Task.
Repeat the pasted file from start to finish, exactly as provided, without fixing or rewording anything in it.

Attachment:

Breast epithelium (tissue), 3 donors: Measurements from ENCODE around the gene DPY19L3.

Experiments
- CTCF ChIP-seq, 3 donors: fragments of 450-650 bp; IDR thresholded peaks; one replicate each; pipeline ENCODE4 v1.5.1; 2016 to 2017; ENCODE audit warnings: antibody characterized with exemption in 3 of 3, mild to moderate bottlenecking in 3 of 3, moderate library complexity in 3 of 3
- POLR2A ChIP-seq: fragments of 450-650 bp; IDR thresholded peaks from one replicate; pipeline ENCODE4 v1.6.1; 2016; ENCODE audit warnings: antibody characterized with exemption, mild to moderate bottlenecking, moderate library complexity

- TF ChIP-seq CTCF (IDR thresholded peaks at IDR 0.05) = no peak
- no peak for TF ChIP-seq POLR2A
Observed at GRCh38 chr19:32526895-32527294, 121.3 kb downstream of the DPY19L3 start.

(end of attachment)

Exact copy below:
Breast epithelium (tissue), 3 donors: Measurements from ENCODE around the gene DPY19L3.

Experiments
- CTCF ChIP-seq, 3 donors: fragments of 450-650 bp; IDR thresholded peaks; one replicate each; pipeline ENCODE4 v1.5.1; 2016 to 2017; ENCODE audit warnings: antibody characterized with exemption in 3 of 3, mild to moderate bottlenecking in 3 of 3, moderate library complexity in 3 of 3
- POLR2A ChIP-seq: fragments of 450-650 bp; IDR thresholded peaks from one replicate; pipeline ENCODE4 v1.6.1; 2016; ENCODE audit warnings: antibody characterized with exemption, mild to moderate bottlenecking, moderate library complexity

- TF ChIP-seq CTCF (IDR thresholded peaks at IDR 0.05) = no peak
- no peak for TF ChIP-seq POLR2A
Observed at GRCh38 chr19:32526895-32527294, 121.3 kb downstream of the DPY19L3 start.